May 1998"A man's gotta know his limitations."
I learned my limitations on the Silver Piliwale Quest this past weekend, and now that I've caught my breath, re-hydrated, slathered antibiotic ointment all over my feet and hands, and showered about fifteen times (my B.O. was toxic as nerve gas), I'm ready to tell my story. Actually, it wasn't so bad, just kind of like "Deliverance" without the hillbilly rapists and banjos. Patrick took lots of notes and will post a detailed account, should any of you like to
We left Saturday morning, very appreciative of all the aloha and encouragement from the ohe-l folks. Thanks very much! It was my first trip up the Laie trail, and I was pleasantly surprised by the beautiful North Shore views and Norfolk pines. The summit came up quickly, and Pat and I blasted out of there, into the clouds and mud. That section of the KST has few redeeming qualities. The only highlights are the ruins of the Kawailoa cabin, the ruins of the Kahuku cabin, and the Castle and Peahinaia trail termini. These landmarks are notable because they relieve the mud-sucking tedium and, as you pass them, encourage you to believe that you just might be getting somewhere. Theoretically, along this section, there are views of the Sacred Falls and Punaluu area to windward, but all we saw was a lot of mud. Finally, the Cline memorial (when will the plaque be replaced? I'll donate) came into view, and we headed down to the Poamoho campsite and water source.
There was lots of water in the stream, and there were even more bottles of water stashed around the campsite in the bushes; it was like an Easter egg hunt! Everywhere I looked there was water, thanks to those of you that came up the previous weekend. I had my freeze-dried dinner and turned the burner over to Patrick, who whips out some CANS of stew! This was a little mind-boggling, since I'd been trying to keep up with Patrick on the trail all day, and he was carrying CANS of food in his pack? He claims to have stashed the food there the previous weekend, but I don't know. He may have been trying to make me feel less wimpy, struggling to keep up with him while he's got your basic Foodland shopping bag in his pack! Patrick on the trail is a cross between Michael Jordan and that little bunny that keeps going and going and going... He has incredible strength, balance, agility, cool, and he never seems to get tired. Must be something in the grape or orange tang he drinks.
Saturday night was one of the two coldest nights I've spent in the Ko'olaus (Sunday night was the other), with intermittent tent-rattling gusts of wind and rain showers. The Poamoho campsite is a little too exposed for comfortable camping, at least in the conditions we had. During a calm, clear, Kona winds night, it's probably fantastic. As I shivered and ate my breakfast Sunday morning, I heard Pat sharpening his machete, which is called "foreshadowing" in literary terms, or "trail-savvy" in KST terms. We got going around 8am, passed the cleared site of the ruins of the Poamoho cabin (starting to sound familiar? Anybody want to start a campaign to rebuild these cabins?) and, after a little more of the overgrown leeward stuff, we burst out onto the glorious windward section of the KST between Poamoho and Schofield-Waikane. And it was clear! For those of you who haven't hiked it, you've got to do it! You're walking along a very decent, usually sidewalk-width trail cut into the side of the pali, a thousand feet above Kahana valley, and the views are spectacular!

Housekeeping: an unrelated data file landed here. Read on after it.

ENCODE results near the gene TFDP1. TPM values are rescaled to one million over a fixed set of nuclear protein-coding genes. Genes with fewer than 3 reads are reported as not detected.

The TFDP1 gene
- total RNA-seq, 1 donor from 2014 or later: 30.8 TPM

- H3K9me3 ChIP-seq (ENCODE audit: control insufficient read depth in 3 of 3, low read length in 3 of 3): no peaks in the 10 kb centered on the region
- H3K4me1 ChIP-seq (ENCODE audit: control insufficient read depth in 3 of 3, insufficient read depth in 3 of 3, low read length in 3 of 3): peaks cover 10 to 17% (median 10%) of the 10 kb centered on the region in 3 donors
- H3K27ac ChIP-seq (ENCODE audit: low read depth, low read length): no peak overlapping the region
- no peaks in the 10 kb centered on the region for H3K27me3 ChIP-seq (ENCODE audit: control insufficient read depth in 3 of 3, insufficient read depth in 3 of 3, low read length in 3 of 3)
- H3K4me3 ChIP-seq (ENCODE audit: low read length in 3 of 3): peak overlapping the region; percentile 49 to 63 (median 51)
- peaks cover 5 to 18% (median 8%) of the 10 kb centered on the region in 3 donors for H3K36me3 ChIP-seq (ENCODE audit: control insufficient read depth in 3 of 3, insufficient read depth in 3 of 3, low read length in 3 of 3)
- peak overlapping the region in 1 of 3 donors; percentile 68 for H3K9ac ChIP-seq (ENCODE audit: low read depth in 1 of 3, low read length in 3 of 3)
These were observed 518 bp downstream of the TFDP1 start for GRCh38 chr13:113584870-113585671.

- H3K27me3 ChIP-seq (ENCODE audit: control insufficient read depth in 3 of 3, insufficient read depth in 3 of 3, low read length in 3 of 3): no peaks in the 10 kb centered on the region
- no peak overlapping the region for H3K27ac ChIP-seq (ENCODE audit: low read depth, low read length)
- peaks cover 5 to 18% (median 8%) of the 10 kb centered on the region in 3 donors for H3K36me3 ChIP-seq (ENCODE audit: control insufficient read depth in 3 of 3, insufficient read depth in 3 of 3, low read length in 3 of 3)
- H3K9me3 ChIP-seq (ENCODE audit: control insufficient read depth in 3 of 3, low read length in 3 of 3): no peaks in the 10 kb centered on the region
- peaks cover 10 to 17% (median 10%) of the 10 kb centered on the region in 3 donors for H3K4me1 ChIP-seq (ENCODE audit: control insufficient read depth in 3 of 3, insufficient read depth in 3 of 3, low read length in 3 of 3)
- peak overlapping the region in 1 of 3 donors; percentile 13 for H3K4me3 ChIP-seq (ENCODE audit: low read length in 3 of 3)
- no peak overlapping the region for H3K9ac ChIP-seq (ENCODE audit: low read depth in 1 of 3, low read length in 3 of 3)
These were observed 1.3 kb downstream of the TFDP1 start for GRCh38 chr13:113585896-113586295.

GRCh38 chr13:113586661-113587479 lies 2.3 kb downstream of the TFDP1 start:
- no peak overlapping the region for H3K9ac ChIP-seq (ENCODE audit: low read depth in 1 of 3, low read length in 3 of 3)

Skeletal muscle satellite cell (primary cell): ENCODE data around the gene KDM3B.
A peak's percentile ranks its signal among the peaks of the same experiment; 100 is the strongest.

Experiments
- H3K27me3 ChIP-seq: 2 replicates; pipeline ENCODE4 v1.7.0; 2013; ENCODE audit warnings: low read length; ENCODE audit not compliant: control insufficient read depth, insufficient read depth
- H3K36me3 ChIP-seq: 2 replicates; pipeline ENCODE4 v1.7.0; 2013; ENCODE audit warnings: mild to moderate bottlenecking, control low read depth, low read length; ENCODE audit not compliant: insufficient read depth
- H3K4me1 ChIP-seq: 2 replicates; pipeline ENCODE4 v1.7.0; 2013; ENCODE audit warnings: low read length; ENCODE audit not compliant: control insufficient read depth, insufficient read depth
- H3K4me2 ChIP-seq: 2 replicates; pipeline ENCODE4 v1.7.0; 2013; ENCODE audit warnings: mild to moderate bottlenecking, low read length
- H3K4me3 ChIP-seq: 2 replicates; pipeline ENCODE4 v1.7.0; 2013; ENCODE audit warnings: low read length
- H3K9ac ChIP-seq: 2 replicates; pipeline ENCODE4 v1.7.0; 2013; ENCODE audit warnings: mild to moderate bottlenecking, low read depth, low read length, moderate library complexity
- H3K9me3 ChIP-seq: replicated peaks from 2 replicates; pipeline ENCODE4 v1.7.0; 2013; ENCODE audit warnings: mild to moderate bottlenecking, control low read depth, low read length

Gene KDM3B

As we neared the Waikane-KST junction, we could see hikers coming up Waikane, and with amazing precision timing, met them right at the junction. It was Pete, Don, and their friend Kristen. Kristen, on her first hike with fearless Pete and Don, agreed that coming up the Waikane trail could be described as "gnarly." We hiked up to the top of Pu'u Ka'aumakua and had lunch, with fresh oranges and other goodies courtesy of Pete, Don, and Kristen. And of course, we toasted Silver Piliwale and his achievement 25 years ago, raising our plastic wine glasses and snapping photos. And then, guess what? The clouds rolled in and never lifted the rest of the trip. Honestly, that was the last time we saw the sun. Coincidence?
Pete and Don loaned me some dry shirts, which were what I really needed most. Future KST hikers take note: nothing ever dries out up there. I wore representatives of all fabric types, cotton, wool, polypropylene, everything but hemp (hmmm, that's an idea), and everything was WETTER the next morning than when I took it off, soaked in sweat, the previous night. So just bring extra dry clothes in your pack, right? Well, that means more weight, more bulk, and a heavier pack the next morning, loaded with your wet, muddy clothes jammed into plastic bags. Maybe when we rebuild those cabins we can put some solar-powered heaters of the radiator-type in there, so we can put our wet clothes on them, OK?
Patrick and I spent the rest of the afternoon after the wine-tasting flogging along the KST towards Kipapa. Pat's machete and my City Mill folding saw were put to good use. The good news is that we re opened the lost segments of KST; the bad news is that we approached exhaustion doing so. Pat suggested going over the top of the tougher early ridges, but I wanted to OPEN that trail UP. This may have caused us to pull into Kipapa campsite by headlight, but maybe not. It was a lot of work, though, with Patrick looking like a cross between MJ, that bunny, and Zorro.